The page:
# Collision attack

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Collision Attack on a cryptographic hash tries to find two inputs producing the same hash value, i.e. a hash collision. This is in contrast to a preimage attack where a specific target hash value is specified.

There are roughly two types of collision attacks

• Collision attack: Find two different messages m1 and m2 such that hash(m1) = hash(m2).

More generally

• Chosen-prefix collision attack: Given two different prefixes p1 and p2, find two appendages m1 and m2 such that hash(p1 ∥ m1) = hash(p2 ∥ m2), where denotes the concatenation operation.

## Classical collision attack

Mathematically stated, a collision attack finds two different messages m1 and m2, such that hash(m1) = hash(m2). In a classical collision attack, the attacker has no control over the content of either message, but they are arbitrarily chosen by the algorithm.

Much like symmetric-key ciphers are vulnerable to brute force attacks, every cryptographic hash function is inherently vulnerable to collisions using a birthday attack. Due to the birthday problem, these attacks are much faster than a brute force would be. A hash of n bits can be broken in 2n/2 time (evaluations of the hash function).

More efficient attacks are possible by employing cryptanalysis to specific hash functions. When a collision attack is discovered and is found to be faster than a birthday attack, a hash function is often denounced as "broken". The NIST hash function competition was largely induced by published collision attacks against two very commonly used hash functions, MD5 and SHA-1. The collision attacks against MD5 have improved so much that, as of 2007, it takes just a few seconds on a regular computer. Hash collisions created this way are usually constant length and largely unstructured, so cannot directly be applied to attack widespread document formats or protocols.

However, workarounds are possible by abusing dynamic constructs present in many formats. In this way, two documents would be created which are as similar as possible in order to have the same hash value. One document would be shown to an authority to be signed, and then the signature could be copied to the other file. Such a malicious document would contain two different messages in the same document, but conditionally display one or the other through subtle changes to the file:

How to do an MD5 collision attack. This video shows how you can create two files that differ that have the same MD5 hash
• Some document formats like PostScript, or macros in Microsoft Word, have conditional constructs. (if-then-else) that allow testing whether a location in the file has one value or another in order to control what is displayed.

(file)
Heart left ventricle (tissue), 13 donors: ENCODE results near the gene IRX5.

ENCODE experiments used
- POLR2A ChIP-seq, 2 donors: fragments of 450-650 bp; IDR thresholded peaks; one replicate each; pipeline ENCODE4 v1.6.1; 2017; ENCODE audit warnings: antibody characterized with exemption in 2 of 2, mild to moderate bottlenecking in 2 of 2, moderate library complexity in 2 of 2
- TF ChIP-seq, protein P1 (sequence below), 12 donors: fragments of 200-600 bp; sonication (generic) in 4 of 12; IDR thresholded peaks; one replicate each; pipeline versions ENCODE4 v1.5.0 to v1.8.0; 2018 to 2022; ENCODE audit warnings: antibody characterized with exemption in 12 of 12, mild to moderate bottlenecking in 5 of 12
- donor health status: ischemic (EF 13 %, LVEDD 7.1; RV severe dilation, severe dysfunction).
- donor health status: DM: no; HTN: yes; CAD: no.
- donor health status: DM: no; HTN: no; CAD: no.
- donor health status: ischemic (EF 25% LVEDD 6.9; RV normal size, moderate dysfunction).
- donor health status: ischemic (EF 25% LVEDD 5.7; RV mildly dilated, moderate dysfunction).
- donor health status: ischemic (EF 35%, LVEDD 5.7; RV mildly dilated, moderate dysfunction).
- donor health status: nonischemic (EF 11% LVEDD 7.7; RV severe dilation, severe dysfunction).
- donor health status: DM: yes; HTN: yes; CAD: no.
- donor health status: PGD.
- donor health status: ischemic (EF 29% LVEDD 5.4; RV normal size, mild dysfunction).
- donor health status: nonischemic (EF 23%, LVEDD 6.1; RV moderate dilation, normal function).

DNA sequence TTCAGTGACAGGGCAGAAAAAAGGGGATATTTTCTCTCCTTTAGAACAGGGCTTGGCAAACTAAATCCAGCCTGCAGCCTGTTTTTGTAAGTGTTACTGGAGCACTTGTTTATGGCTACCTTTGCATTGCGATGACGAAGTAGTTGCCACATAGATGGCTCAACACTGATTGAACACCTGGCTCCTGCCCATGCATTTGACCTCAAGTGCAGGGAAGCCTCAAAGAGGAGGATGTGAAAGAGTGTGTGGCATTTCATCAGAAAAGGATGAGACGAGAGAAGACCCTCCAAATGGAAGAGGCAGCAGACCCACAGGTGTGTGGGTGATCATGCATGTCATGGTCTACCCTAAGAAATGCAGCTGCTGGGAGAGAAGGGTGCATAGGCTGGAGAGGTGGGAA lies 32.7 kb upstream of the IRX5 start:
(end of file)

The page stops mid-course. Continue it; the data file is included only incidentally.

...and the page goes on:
• TIFF files can contain cropped images, with a different part of an image being displayed without affecting the hash value.

A real-world collision attack was published in December 2008 when a group of security researchers published a forged X.509 signing certificate that could be used to impersonate a certificate authority, taking advantage of a prefix collision attack against the MD5 hash function. This meant that an attacker could impersonate any SSL-secured website as a man-in-the-middle, thereby subverting the certificate validation built in every web browser to protect electronic commerce. The rogue certificate may not be revokable by real authorities, and could also have an arbitrary forged expiry time. Even though MD5 was known to be very weak in 2004, and at least one Microsoft code-signing certificate was still using MD5 in May 2012.

The Flame malware successfully used a new variation of a chosen-prefix collision attack to spoof code signing of its components by a Microsoft root certificate that still used the compromised MD5 algorithm.

## Attack scenarios

Many applications of cryptographic hash functions do not rely on collision resistance, thus collision attacks do not affect their security. For example, HMACs are not vulnerable. For the attack to be useful, the attacker must be in control of the input to the hash function.

### Digital signatures

Because digital signature algorithms cannot sign a large amount of data efficiently, most implementations use a hash function to reduce ("compress") the amount of data that needs to be signed down to a constant size. Digital signature schemes are often vulnerable to hash collisions, unless using techniques like randomized hashing.

The usual attack scenario goes like this:

1. Mallory creates two different documents A and B that have an identical hash value, i.e., a collision. Mallory seeks to deceive Bob into accepting document B, ostensibly from Alice.
2. Mallory sends document A to Alice, who agrees to what the document says, signs its hash, and sends the signature to Mallory.
3. Mallory attaches the signature from document A to document B.
4. Mallory then sends the signature and document B to Bob, claiming that Alice signed B. Because the digital signature matches document B's hash, Bob's software is unable to detect the substitution.

In 2008, researchers used a chosen-prefix collision attack against MD5 using this scenario, to produce a rogue certificate authority certificate. They created two versions of a TLS public key certificate, one of which appeared legitimate and was submitted for signing by the RapidSSL certificate authority. The second version, which had the same MD5 hash, contained flags which signal web browsers to accept it as a legitimate authority for issuing arbitrary other certificates.